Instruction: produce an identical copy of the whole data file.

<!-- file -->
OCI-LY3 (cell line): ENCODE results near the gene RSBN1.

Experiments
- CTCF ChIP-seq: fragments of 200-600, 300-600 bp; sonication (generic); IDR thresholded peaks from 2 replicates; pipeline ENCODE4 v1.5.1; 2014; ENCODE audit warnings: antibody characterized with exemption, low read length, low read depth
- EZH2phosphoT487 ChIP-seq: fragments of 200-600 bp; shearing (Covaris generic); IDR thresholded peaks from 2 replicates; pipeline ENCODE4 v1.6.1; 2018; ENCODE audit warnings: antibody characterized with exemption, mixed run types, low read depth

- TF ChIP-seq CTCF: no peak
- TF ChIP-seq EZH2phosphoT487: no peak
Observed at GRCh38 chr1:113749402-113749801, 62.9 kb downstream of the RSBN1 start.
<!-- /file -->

OCI-LY3 (cell line): ENCODE results near the gene RSBN1.

Experiments
- CTCF ChIP-seq: fragments of 200-600, 300-600 bp; sonication (generic); IDR thresholded peaks from 2 replicates; pipeline ENCODE4 v1.5.1; 2014; ENCODE audit warnings: antibody characterized with exemption, low read length, low read depth
- EZH2phosphoT487 ChIP-seq: fragments of 200-600 bp; shearing (Covaris generic); IDR thresholded peaks from 2 replicates; pipeline ENCODE4 v1.6.1; 2018; ENCODE audit warnings: antibody characterized with exemption, mixed run types, low read depth

- TF ChIP-seq CTCF: no peak
- TF ChIP-seq EZH2phosphoT487: no peak
Observed at GRCh38 chr1:113749402-113749801, 62.9 kb downstream of the RSBN1 start.